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Nurses file petition to break ties with SEIU

Daily Inter Lake | June 1, 2021 12:00 PM

Logan Health nurses opposed to unionization filed a petition with the National Labor Relations Board on Tuesday seeking to hold a vote to end the nurses' relationship with SEIU Healthcare 1199NW.

An informal group calling itself Nurses and Community Unite claimed more than 40% of Logan Health nurses have signed an electronic petition to hold a decertification election, exceeding the 30% threshold required by the labor board.

"We believe that the SEIU no longer has majority support and only through a NLRB election can we end this relationship," said Shelly Olbert, a registered nurse speaking on behalf of the anti-union group.

Logan Health nurses unionized with SEIU on Tuesday began a three-day strike after bargaining efforts failed to produce a union contract. The union, formed in July 2019, has been negotiating for a contract for the last year and a half, calling for increased staffing, reinstating a charge nurse on every unit, a nurse staffing committee, and improvements to wages and benefits.

According to the National Labor Relations Board, when a decertification election petition is filed, agents investigate to make sure the board has jurisdiction and there are no existing labor contracts that would bar a decertification vote. Agents then seek an agreement between the employer, the union and other parties setting the date for the decertification election. The labor board would be tasked with conducting the vote that would be decided by a majority of votes cast.

Shiela Stencel, another Logan Health registered nurse with Nurses and Community Unite, said the petition had been circulating for several weeks, but many nurses have signed on in the last 10 days. She said the group hopes the decertification election will be held within a month.

Meanwhile, SEIU has accused Logan Health management of "intensive efforts to weaken the nurses' resolve to stand together as a union," and noted investigations underway by the NLRB. Records on file with the labor board show two open cases filed by SEIU against Logan Health.

"The NLRB is currently investigating the retaliatory termination of a union nurse, and SEIU Healthcare 1199NW has filed more than 10 other unfair labor practice charges against Logan Health for its illegal union-busting efforts," the union said in a news release last Thursday.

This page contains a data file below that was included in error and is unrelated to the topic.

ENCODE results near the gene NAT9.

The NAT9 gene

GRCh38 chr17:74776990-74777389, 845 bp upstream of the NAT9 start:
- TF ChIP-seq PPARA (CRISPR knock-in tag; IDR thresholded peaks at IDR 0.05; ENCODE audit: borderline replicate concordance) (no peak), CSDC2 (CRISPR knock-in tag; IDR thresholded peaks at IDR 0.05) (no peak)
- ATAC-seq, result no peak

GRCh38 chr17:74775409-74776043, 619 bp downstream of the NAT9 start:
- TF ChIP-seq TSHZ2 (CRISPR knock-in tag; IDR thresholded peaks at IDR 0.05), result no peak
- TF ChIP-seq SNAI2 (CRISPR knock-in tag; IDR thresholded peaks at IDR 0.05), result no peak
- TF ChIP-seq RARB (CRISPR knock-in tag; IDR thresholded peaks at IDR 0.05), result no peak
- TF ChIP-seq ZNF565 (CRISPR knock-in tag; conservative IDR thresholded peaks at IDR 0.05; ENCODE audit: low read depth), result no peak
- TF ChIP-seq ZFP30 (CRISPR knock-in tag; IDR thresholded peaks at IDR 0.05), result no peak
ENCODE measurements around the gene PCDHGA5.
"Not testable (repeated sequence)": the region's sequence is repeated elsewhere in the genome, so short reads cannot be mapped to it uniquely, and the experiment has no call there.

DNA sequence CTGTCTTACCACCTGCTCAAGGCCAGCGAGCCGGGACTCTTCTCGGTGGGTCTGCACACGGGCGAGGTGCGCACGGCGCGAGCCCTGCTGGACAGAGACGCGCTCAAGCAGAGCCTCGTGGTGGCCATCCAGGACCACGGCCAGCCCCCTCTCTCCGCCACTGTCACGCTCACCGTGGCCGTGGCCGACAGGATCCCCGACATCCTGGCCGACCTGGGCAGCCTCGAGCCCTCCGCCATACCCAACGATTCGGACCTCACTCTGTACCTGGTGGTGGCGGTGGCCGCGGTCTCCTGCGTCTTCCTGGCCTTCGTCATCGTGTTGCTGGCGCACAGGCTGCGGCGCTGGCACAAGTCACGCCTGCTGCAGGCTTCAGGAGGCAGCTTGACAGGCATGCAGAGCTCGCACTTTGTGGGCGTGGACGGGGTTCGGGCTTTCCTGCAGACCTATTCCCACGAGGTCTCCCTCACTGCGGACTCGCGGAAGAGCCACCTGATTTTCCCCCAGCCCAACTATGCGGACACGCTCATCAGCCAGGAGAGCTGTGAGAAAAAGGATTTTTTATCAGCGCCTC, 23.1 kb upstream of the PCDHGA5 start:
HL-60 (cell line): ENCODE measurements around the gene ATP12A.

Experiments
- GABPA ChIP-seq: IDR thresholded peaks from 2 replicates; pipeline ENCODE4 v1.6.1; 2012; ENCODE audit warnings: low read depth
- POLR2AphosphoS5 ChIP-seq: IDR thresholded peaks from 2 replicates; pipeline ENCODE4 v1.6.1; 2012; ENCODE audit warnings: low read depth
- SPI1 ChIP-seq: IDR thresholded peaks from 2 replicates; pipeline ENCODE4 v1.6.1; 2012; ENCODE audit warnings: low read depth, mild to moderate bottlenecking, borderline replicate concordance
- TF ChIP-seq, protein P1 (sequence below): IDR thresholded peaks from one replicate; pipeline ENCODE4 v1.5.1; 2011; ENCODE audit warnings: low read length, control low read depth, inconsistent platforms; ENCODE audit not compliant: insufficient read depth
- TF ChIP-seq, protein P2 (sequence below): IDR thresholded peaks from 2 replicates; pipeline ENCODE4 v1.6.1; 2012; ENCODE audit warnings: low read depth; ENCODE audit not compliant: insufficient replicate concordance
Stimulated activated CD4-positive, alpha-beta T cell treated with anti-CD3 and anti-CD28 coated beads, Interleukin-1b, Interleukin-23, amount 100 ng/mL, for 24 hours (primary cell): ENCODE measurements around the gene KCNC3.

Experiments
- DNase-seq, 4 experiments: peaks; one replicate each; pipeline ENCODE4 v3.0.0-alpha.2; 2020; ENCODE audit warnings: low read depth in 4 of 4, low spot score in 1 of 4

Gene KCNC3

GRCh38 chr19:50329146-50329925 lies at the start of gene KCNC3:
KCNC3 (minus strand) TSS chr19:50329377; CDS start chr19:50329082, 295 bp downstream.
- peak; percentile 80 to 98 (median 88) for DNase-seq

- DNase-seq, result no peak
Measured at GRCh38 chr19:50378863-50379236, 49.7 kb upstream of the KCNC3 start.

STENCEL SAID the concerns raised by the nurses union regarding staffing, benefits and pay aren't without merit, but that SEIU is doing more damage than good in its bargaining efforts.

"Obviously, there are concerns we have compassion for as nurses. However, we think there is a better way that isn't so divisive. The mudslinging and bullying has torn the nurses apart," Stencel said. "We don't need a third party from Seattle. We can meet with the administration … and have an open discussion."

Stencel also believes the union is making some unreasonable demands, particularly the request for greater staffing ratios that the hospital contends are already above industry norms.

"A lot of things they are asking for will be difficult to have them granted," she said, adding she has "no gripes" about her pay and benefits.

The anti-union group also includes Amy Regier, a registered nurse at Logan Health who recently finished her first legislative session as a Republican state representative. In a statement provided by Nurses and Community Unite, Regier asserted nurses have actually missed out on pay increases and other benefits because of the union.

In March, the hospital system announced $11 million in pay raises and benefit enhancements for non-union employees. Several months earlier, the health-care system invested more than $7 million in wage increases that excluded the unionized nurses.

"We love our nurses and believe the SEIU has a political agenda that is not in their best interest," Regier said.

EARLIER THIS week, Nurses and Community Unite announced a formal complaint was filed against SEIU with the U.S. Department of Labor's Office of Labor Management and Standards, alleging union leaders inappropriately pressured members to vote for their desired outcome.

The complaint filed by a registered nurse states: "The coercive atmosphere in the balloting area was blatant in order to get the outcome the SEIU wanted." The complaint requests the Office of Labor Management and Standards open an investigation into the union's conduct and nullify the strike election.

A Labor Department spokesperson said the agency could "neither confirm nor deny the existence of an investigation."

Managing editor Matt Baldwin may be reached at 406-758-4447 or